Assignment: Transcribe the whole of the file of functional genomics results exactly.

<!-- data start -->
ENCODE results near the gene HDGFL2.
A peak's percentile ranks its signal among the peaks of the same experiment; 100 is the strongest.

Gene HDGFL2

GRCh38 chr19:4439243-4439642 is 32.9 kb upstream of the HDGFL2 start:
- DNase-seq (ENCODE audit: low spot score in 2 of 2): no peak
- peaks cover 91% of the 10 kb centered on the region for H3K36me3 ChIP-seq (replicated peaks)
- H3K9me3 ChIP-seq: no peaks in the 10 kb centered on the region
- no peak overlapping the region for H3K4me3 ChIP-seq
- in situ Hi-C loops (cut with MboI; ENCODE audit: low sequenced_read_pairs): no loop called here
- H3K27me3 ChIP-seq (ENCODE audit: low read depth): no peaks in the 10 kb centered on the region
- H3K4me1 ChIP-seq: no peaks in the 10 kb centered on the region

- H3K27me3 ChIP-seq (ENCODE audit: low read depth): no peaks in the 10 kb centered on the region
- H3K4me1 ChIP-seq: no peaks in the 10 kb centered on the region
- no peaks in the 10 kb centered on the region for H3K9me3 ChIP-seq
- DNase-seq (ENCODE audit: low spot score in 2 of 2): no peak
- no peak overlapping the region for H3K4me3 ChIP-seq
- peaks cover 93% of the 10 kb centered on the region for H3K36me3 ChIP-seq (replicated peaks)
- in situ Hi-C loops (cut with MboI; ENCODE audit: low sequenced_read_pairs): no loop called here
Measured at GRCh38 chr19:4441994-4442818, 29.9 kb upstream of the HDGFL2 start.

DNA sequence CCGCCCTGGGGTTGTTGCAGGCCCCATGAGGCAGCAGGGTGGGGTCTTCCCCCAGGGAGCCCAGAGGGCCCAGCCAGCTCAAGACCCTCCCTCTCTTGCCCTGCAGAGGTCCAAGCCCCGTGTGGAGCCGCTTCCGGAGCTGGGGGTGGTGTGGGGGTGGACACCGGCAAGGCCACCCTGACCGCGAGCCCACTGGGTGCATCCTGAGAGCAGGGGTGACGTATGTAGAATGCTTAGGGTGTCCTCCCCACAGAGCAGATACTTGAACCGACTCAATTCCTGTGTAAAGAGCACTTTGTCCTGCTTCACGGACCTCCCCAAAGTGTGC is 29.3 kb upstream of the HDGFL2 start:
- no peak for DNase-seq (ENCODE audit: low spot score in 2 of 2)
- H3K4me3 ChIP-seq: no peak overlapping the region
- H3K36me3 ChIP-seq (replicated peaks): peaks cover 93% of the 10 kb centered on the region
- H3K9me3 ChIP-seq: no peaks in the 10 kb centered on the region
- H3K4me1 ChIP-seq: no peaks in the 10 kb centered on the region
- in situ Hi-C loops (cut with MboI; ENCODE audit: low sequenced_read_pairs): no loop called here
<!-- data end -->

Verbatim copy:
ENCODE results near the gene HDGFL2.
A peak's percentile ranks its signal among the peaks of the same experiment; 100 is the strongest.

Gene HDGFL2

GRCh38 chr19:4439243-4439642 is 32.9 kb upstream of the HDGFL2 start:
- DNase-seq (ENCODE audit: low spot score in 2 of 2): no peak
- peaks cover 91% of the 10 kb centered on the region for H3K36me3 ChIP-seq (replicated peaks)
- H3K9me3 ChIP-seq: no peaks in the 10 kb centered on the region
- no peak overlapping the region for H3K4me3 ChIP-seq
- in situ Hi-C loops (cut with MboI; ENCODE audit: low sequenced_read_pairs): no loop called here
- H3K27me3 ChIP-seq (ENCODE audit: low read depth): no peaks in the 10 kb centered on the region
- H3K4me1 ChIP-seq: no peaks in the 10 kb centered on the region

- H3K27me3 ChIP-seq (ENCODE audit: low read depth): no peaks in the 10 kb centered on the region
- H3K4me1 ChIP-seq: no peaks in the 10 kb centered on the region
- no peaks in the 10 kb centered on the region for H3K9me3 ChIP-seq
- DNase-seq (ENCODE audit: low spot score in 2 of 2): no peak
- no peak overlapping the region for H3K4me3 ChIP-seq
- peaks cover 93% of the 10 kb centered on the region for H3K36me3 ChIP-seq (replicated peaks)
- in situ Hi-C loops (cut with MboI; ENCODE audit: low sequenced_read_pairs): no loop called here
Measured at GRCh38 chr19:4441994-4442818, 29.9 kb upstream of the HDGFL2 start.

DNA sequence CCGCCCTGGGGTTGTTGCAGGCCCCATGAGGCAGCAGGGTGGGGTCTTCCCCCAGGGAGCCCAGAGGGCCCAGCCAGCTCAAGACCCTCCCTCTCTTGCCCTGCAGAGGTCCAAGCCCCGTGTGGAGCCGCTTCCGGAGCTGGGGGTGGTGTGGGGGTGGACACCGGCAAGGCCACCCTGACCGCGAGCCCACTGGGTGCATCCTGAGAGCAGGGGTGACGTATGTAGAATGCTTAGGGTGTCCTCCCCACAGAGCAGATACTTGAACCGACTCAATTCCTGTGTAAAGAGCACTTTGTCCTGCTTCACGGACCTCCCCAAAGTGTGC is 29.3 kb upstream of the HDGFL2 start:
- no peak for DNase-seq (ENCODE audit: low spot score in 2 of 2)
- H3K4me3 ChIP-seq: no peak overlapping the region
- H3K36me3 ChIP-seq (replicated peaks): peaks cover 93% of the 10 kb centered on the region
- H3K9me3 ChIP-seq: no peaks in the 10 kb centered on the region
- H3K4me1 ChIP-seq: no peaks in the 10 kb centered on the region
- in situ Hi-C loops (cut with MboI; ENCODE audit: low sequenced_read_pairs): no loop called here